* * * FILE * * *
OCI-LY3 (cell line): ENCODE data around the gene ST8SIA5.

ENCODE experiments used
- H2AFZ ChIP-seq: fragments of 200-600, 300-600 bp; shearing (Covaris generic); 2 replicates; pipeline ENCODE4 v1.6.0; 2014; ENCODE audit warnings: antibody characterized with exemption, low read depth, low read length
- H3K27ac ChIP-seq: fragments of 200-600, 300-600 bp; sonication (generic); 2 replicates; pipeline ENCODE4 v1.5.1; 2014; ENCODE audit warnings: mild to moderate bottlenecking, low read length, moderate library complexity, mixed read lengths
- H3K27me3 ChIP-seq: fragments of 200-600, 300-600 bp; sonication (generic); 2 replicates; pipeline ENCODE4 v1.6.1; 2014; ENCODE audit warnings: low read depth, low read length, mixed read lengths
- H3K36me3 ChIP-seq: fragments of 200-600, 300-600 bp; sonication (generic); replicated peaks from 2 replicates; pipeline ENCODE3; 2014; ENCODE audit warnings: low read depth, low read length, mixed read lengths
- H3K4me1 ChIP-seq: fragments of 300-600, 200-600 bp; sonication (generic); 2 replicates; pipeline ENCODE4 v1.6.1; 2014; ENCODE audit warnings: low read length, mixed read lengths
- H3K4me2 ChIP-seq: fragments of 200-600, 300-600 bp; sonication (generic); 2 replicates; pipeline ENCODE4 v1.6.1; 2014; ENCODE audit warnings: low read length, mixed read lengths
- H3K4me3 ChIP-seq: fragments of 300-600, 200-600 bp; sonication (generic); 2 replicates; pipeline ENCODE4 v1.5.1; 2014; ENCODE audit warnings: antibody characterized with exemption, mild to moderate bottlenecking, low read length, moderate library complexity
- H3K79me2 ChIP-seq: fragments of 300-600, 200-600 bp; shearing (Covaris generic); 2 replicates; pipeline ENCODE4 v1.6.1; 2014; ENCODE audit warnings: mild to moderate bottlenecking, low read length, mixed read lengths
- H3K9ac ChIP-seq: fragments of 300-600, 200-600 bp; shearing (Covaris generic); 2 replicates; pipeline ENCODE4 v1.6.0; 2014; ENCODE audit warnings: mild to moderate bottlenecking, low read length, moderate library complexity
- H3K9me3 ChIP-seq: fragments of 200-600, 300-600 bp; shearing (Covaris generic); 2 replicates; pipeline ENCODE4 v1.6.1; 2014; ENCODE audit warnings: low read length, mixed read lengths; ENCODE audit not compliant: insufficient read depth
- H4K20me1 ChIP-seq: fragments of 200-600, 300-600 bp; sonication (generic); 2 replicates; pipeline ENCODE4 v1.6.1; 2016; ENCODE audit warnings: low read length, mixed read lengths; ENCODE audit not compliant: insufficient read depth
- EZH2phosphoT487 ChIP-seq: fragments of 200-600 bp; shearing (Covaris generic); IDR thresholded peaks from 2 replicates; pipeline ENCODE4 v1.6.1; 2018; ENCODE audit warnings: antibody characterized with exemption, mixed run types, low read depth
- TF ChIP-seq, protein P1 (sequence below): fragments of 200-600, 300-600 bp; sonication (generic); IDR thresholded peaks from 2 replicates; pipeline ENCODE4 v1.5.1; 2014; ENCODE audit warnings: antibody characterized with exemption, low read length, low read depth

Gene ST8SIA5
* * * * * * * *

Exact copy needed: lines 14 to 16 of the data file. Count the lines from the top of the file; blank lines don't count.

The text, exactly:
- EZH2phosphoT487 ChIP-seq: fragments of 200-600 bp; shearing (Covaris generic); IDR thresholded peaks from 2 replicates; pipeline ENCODE4 v1.6.1; 2018; ENCODE audit warnings: antibody characterized with exemption, mixed run types, low read depth
- TF ChIP-seq, protein P1 (sequence below): fragments of 200-600, 300-600 bp; sonication (generic); IDR thresholded peaks from 2 replicates; pipeline ENCODE4 v1.5.1; 2014; ENCODE audit warnings: antibody characterized with exemption, low read length, low read depth

Gene ST8SIA5